LumberJocks

What is this blotch and how do I fix it?

  • Advertise with us

« back to Finishing forum

Forum topic by ChunkyC posted 12-29-2012 08:18 PM 806 views 0 times favorited 13 replies Add to Favorites Watch
View ChunkyC's profile

ChunkyC

856 posts in 1951 days


12-29-2012 08:18 PM

I built a nightstand / bedside table to go with the bed that I made. Today, I found this:

I’m not sure how I could apply a coat of stain, 4 coats of finish and two coats of wax and never notice this! I’ve used the same combination of stain / finish / wax on other projects and never had a problem.

Stain: 1 coat of Minwax Golden Oak Stain 210B – applied with a cotton rag

Finish: 4 coats of Deft 10901 Satin Water Wood Finish – applied with an HVLP sprayer

Wax: 2 Coats of good ole Johnson’s Paste Wax

Any idea what may have caused this but more importantly, how should I approach fixing this eye sore? Am I going to have to sand the top and edges and reapply the stain and refinish? I’ve seen articles posted in the WW mags on fixing finishing problems but I don’t know where to find one of them at the moment. If you know of a good one, please let me know.

It almost looks like a glue blotch but I can’t see how it could be. After I glued up the top panel, I planed it to thickness, flat and parallel, scraped it and a quick hand sanding @ 220. I’m at a complete loss as to what happened.

Thanks for your help.

c

I uploaded a video to YouTube of the bedside table. I made it for my Mother and Father, they like to keep up-to-date with the goings on around here, so it’s more of a “hello mom and dad” type of video than a woodworking video but it does show the blotch.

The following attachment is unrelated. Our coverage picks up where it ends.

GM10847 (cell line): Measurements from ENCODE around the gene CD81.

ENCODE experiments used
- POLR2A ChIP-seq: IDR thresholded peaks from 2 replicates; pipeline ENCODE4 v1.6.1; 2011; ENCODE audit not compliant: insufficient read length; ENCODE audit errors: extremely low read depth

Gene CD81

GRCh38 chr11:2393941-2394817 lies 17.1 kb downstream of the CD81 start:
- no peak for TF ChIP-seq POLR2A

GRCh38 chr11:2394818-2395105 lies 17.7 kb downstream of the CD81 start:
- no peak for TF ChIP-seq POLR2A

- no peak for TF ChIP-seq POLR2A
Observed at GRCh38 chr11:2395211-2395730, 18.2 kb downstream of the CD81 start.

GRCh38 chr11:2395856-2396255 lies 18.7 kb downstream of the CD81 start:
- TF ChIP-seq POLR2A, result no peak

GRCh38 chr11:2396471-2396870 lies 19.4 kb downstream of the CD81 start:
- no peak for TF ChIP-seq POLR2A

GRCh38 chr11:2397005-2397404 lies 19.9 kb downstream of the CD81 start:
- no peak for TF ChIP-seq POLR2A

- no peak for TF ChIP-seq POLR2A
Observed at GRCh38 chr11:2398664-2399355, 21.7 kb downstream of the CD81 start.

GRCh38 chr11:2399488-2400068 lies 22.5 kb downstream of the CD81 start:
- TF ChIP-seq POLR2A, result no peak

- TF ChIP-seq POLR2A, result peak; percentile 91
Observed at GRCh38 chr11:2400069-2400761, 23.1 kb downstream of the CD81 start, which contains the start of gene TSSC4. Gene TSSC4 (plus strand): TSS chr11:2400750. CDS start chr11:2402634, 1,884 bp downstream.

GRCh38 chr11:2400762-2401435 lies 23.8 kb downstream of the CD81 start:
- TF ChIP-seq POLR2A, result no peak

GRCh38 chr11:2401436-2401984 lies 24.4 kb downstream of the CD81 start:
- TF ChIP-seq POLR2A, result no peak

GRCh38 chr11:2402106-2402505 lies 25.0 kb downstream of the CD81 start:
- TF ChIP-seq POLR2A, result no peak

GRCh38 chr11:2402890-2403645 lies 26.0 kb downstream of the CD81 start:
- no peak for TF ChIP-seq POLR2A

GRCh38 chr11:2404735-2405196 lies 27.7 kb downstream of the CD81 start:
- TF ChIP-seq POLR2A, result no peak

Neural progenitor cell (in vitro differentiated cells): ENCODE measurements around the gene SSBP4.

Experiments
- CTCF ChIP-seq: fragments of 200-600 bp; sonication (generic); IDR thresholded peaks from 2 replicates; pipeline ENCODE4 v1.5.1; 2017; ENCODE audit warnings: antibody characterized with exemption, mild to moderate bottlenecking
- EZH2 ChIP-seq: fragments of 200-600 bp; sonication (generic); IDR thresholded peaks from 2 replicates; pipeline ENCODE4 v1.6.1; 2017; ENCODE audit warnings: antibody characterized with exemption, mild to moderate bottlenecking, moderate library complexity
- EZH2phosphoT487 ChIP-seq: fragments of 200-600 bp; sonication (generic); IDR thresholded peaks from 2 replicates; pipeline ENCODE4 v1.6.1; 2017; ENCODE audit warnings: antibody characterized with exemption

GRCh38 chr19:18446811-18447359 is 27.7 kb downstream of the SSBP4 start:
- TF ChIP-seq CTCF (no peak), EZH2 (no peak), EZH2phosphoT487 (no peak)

-- Chunk's Workshop pictures: http://spadfest.rcspads.com/thumbnails.php?album=135


13 replies so far

View RussellAP's profile

RussellAP

2959 posts in 983 days


#1 posted 12-29-2012 08:39 PM

You may not have noticed it if it were not visible until you finished it. Something caused the pours to close making the finish not as intense in that spot. Depending on what you used to finish it, you could resand it, but ask the pro’s because some finishes can’t be matched and you’ll always see the fix.
Charles Neil is one who’s advise I would trust.

-- A positive attitude will take you much further than positive thinking ever will.

View ducky911's profile

ducky911

228 posts in 1486 days


#2 posted 12-29-2012 09:15 PM

it almost looks like there was something wiped on that area and then not sanded off good…like glue smear. i do not think it is bloch….to bad and odd it showed up late…no easy fix that i know.

View dhazelton's profile

dhazelton

1221 posts in 993 days


#3 posted 12-29-2012 10:17 PM

To me it looks like moisture tried to migrate out of the wood after it was finished. Not much to do but refinish or live with it.

View Roger's profile

Roger

14911 posts in 1500 days


#4 posted 12-29-2012 11:03 PM

Almost looks like a hand mighta grabbed it while it was wet..I really don’t know what would be the easiest fix.. Don’t know if you have enough of an overhang to cut the edges off the whole top, and glue some other wood onto it, round it over, or whatever, etc. Sorry, just a thought. Good luck with it. I’m sure you’ll figure out somethin.

-- Roger from KY. Work/Play/Travel Safe. Kentuk55@bellsouth.net

View DKV's profile

DKV

3192 posts in 1200 days


#5 posted 12-29-2012 11:08 PM

You may want to ask our resident finishing expert, Charles Neil.

-- Have fun and laugh alot. Life can end at any moment. You old guys out there know what I mean...

View ChunkyC's profile

ChunkyC

856 posts in 1951 days


#6 posted 12-29-2012 11:55 PM

@Roger: Looks like to me too. Almost fits my hand to a tee. P) I just can’t figure out why I hadn’t noticed until today. I stain it on 12/15 and finished the top on 12/25. The stain would have surely been dry by then. Call the Hardy Boys, I have a mystery for them to solve.

@dhazelton Not going to live with it that’s for sure. The options as I see it is to sand/scrape it to bare wood and re-finish it or build a new top.